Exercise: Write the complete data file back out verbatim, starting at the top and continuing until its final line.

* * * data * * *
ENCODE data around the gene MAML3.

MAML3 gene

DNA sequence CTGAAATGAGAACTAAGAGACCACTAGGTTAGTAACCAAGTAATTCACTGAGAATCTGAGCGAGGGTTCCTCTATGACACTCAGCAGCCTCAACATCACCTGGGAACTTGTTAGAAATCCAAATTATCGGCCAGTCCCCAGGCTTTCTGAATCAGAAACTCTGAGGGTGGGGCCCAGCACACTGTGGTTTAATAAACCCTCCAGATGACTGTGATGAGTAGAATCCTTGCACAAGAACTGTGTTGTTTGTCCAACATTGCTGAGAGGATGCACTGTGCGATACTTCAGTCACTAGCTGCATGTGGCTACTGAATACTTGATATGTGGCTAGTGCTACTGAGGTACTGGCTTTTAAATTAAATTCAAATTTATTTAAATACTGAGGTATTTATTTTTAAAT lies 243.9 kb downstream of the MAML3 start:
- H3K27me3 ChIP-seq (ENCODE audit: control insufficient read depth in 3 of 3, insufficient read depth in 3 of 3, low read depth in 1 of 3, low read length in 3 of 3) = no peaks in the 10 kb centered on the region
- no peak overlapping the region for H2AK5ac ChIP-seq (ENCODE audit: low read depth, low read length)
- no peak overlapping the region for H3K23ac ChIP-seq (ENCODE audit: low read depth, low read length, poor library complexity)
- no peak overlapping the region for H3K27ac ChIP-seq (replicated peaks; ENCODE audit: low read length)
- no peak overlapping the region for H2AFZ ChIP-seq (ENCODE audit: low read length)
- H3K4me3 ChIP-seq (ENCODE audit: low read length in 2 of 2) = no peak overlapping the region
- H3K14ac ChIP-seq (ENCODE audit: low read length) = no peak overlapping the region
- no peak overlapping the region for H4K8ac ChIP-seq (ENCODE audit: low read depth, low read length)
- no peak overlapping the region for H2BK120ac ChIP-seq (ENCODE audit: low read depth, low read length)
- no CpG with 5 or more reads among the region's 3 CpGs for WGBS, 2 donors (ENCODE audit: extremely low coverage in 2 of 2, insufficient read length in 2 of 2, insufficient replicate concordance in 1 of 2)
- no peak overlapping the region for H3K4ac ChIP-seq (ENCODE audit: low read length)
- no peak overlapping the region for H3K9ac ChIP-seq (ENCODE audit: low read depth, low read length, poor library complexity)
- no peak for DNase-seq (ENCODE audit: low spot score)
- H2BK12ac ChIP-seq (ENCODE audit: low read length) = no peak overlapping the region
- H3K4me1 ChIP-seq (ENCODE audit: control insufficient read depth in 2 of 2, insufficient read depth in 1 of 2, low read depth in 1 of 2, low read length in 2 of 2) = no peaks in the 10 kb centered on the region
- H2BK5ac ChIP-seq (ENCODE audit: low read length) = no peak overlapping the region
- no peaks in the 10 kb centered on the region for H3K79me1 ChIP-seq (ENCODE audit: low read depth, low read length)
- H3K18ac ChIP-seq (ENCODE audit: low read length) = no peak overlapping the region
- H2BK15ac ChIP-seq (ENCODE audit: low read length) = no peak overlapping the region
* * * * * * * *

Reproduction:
ENCODE data around the gene MAML3.

MAML3 gene

DNA sequence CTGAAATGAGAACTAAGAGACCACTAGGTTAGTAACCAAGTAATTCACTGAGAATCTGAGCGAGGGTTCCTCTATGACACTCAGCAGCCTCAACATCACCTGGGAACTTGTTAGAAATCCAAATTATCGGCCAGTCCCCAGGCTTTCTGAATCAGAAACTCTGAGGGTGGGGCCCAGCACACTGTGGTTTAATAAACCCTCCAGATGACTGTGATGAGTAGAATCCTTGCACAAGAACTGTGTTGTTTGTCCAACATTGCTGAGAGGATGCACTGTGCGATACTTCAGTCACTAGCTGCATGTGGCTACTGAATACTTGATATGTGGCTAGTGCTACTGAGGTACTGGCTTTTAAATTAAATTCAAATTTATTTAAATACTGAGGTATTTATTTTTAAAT lies 243.9 kb downstream of the MAML3 start:
- H3K27me3 ChIP-seq (ENCODE audit: control insufficient read depth in 3 of 3, insufficient read depth in 3 of 3, low read depth in 1 of 3, low read length in 3 of 3) = no peaks in the 10 kb centered on the region
- no peak overlapping the region for H2AK5ac ChIP-seq (ENCODE audit: low read depth, low read length)
- no peak overlapping the region for H3K23ac ChIP-seq (ENCODE audit: low read depth, low read length, poor library complexity)
- no peak overlapping the region for H3K27ac ChIP-seq (replicated peaks; ENCODE audit: low read length)
- no peak overlapping the region for H2AFZ ChIP-seq (ENCODE audit: low read length)
- H3K4me3 ChIP-seq (ENCODE audit: low read length in 2 of 2) = no peak overlapping the region
- H3K14ac ChIP-seq (ENCODE audit: low read length) = no peak overlapping the region
- no peak overlapping the region for H4K8ac ChIP-seq (ENCODE audit: low read depth, low read length)
- no peak overlapping the region for H2BK120ac ChIP-seq (ENCODE audit: low read depth, low read length)
- no CpG with 5 or more reads among the region's 3 CpGs for WGBS, 2 donors (ENCODE audit: extremely low coverage in 2 of 2, insufficient read length in 2 of 2, insufficient replicate concordance in 1 of 2)
- no peak overlapping the region for H3K4ac ChIP-seq (ENCODE audit: low read length)
- no peak overlapping the region for H3K9ac ChIP-seq (ENCODE audit: low read depth, low read length, poor library complexity)
- no peak for DNase-seq (ENCODE audit: low spot score)
- H2BK12ac ChIP-seq (ENCODE audit: low read length) = no peak overlapping the region
- H3K4me1 ChIP-seq (ENCODE audit: control insufficient read depth in 2 of 2, insufficient read depth in 1 of 2, low read depth in 1 of 2, low read length in 2 of 2) = no peaks in the 10 kb centered on the region
- H2BK5ac ChIP-seq (ENCODE audit: low read length) = no peak overlapping the region
- no peaks in the 10 kb centered on the region for H3K79me1 ChIP-seq (ENCODE audit: low read depth, low read length)
- H3K18ac ChIP-seq (ENCODE audit: low read length) = no peak overlapping the region
- H2BK15ac ChIP-seq (ENCODE audit: low read length) = no peak overlapping the region